26 – She is wise in her words and kind in what she says.

27 – She manages her home well and is NOT lazy.

28 – Her family honor and praise her.

29-31 – A woman who lives like this is more virtuous than most. She knows that the praise of strangers is pointless and vain and that external beauty is empty & meaningless – she values a pure heart of devotion towards God and it is from that – that her praise will come. She is worthy of the rewards of her labors and her works will speak well of her in her time of judgment.


New Testament Example:

1Tim. 5:3-16, “(3) Honor widows who are really widows.  (4) But if any widow has children or grandchildren, let them first learn to show piety at home and to repay their parents; for this is good and acceptable before God.  (5) Now she who is really a widow, and left alone, trusts in God and continues in supplications and prayers night and day. (6) But she who lives in pleasure is dead while she lives.  (7) And these things command, that they may be blameless. (8) But if anyone does not provide for his own, and especially for those of his household, he has denied the faith and is worse than an unbeliever.  (9) Do not let a widow under sixty years old be taken into the number, and not unless she has been the wife of one man, (10) well reported for good works: if she has brought up children, if she has lodged strangers, if she has washed the saints’ feet, if she has relieved the afflicted, if she has diligently followed every good work.  (11) But refuse the younger widows; for when they have begun to grow wanton against Christ, they desire to marry, (12) having condemnation because they have cast off their first faith. (13) And besides they learn to be idle, wandering about from house to house, and not only idle but also gossips and busybodies, saying things which they ought not.  (14) Therefore I desire that the younger widows marry, bear children, manage the house, give no opportunity to the adversary to speak reproachfully. (15) For some have already turned aside after Satan. (16) If any believing man or woman has widows, let them relieve them, and do not let the church be burdened, that it may relieve those who are really widows.”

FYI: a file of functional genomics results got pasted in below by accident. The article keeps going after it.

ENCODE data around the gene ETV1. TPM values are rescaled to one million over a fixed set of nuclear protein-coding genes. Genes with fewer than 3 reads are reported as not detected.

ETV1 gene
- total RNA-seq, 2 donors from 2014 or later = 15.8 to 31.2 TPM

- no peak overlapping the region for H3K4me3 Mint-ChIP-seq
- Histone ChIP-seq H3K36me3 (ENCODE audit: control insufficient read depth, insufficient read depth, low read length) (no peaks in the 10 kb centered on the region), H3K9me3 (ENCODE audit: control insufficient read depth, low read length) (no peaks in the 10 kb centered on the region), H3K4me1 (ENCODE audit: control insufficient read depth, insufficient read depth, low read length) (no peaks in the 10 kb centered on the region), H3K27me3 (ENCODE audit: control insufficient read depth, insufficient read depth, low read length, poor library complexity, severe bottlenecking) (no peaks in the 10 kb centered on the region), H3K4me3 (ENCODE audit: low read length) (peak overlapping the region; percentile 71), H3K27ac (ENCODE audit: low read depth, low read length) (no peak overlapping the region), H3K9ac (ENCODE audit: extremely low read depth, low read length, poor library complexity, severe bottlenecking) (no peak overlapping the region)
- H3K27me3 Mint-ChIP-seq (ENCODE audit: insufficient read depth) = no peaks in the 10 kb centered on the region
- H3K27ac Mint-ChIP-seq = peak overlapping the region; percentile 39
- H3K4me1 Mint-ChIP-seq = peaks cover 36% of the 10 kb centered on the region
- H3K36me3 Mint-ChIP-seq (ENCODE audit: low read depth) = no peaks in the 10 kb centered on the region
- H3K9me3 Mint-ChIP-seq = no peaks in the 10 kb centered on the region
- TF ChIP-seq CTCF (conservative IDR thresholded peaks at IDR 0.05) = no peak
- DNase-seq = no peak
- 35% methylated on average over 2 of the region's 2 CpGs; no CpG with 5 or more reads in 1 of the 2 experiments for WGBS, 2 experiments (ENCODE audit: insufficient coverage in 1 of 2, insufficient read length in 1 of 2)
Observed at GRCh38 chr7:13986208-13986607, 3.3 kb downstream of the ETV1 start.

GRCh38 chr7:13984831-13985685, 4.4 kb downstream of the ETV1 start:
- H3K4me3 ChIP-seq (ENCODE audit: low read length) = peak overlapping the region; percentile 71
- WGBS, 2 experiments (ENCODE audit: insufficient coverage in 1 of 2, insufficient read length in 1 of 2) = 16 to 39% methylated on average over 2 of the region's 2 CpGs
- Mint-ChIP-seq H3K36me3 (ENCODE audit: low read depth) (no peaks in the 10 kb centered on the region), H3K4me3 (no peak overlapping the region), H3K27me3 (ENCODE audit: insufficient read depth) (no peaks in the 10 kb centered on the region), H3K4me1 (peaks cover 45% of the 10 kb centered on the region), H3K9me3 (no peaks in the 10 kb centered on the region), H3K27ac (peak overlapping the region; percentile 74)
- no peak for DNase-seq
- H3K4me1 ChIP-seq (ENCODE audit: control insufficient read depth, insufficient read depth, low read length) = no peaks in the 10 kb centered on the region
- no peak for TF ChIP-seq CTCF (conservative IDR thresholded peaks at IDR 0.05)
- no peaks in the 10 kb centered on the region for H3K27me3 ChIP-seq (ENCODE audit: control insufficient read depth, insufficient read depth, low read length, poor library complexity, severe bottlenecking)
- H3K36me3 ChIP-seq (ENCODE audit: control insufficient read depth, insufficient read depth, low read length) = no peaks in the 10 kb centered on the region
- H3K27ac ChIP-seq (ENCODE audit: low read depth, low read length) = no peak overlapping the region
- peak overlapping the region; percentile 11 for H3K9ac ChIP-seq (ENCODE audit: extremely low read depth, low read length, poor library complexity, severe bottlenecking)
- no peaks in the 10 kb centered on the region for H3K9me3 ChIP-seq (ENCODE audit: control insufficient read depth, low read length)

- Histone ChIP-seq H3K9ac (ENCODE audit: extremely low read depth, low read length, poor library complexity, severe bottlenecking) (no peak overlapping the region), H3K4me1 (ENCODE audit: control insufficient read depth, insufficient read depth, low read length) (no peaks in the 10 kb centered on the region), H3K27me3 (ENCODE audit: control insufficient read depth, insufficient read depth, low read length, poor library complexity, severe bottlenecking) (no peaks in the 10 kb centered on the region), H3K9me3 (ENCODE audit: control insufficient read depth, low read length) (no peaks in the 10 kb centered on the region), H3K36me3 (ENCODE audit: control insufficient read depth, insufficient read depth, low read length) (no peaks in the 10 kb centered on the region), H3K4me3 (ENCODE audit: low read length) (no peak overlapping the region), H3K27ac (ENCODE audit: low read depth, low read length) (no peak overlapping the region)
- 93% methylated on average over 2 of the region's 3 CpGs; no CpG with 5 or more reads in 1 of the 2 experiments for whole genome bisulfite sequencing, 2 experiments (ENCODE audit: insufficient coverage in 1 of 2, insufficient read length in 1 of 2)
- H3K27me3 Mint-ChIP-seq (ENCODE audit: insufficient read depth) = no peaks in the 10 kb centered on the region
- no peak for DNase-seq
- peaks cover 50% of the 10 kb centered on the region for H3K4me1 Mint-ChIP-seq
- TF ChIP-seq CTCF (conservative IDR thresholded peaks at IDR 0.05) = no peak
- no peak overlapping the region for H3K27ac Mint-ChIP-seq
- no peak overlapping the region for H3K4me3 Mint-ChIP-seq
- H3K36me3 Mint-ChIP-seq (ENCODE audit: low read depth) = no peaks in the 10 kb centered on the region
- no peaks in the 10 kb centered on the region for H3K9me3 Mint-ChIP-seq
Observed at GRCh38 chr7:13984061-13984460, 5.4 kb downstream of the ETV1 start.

1 Timothy 5:5

Is a widow indeed AND is desolate” the word desolate is from the words monos meaning “alone”. This word is the perfect tense participle of monoo, meaning “to leave alone”. This woman has NO familial support or in fact, any support at all.

The word “trusts” in the Lord means a history of trusting with results being realized in the present.

Wuest says, “It speaks here of a widow who has as a habit of life set her hope upon God with the result that the hope has become permanently fixed as a settled and immovable trust. One could translate, “has directed her hope at God,” or, “has her hope settled permanently on God.”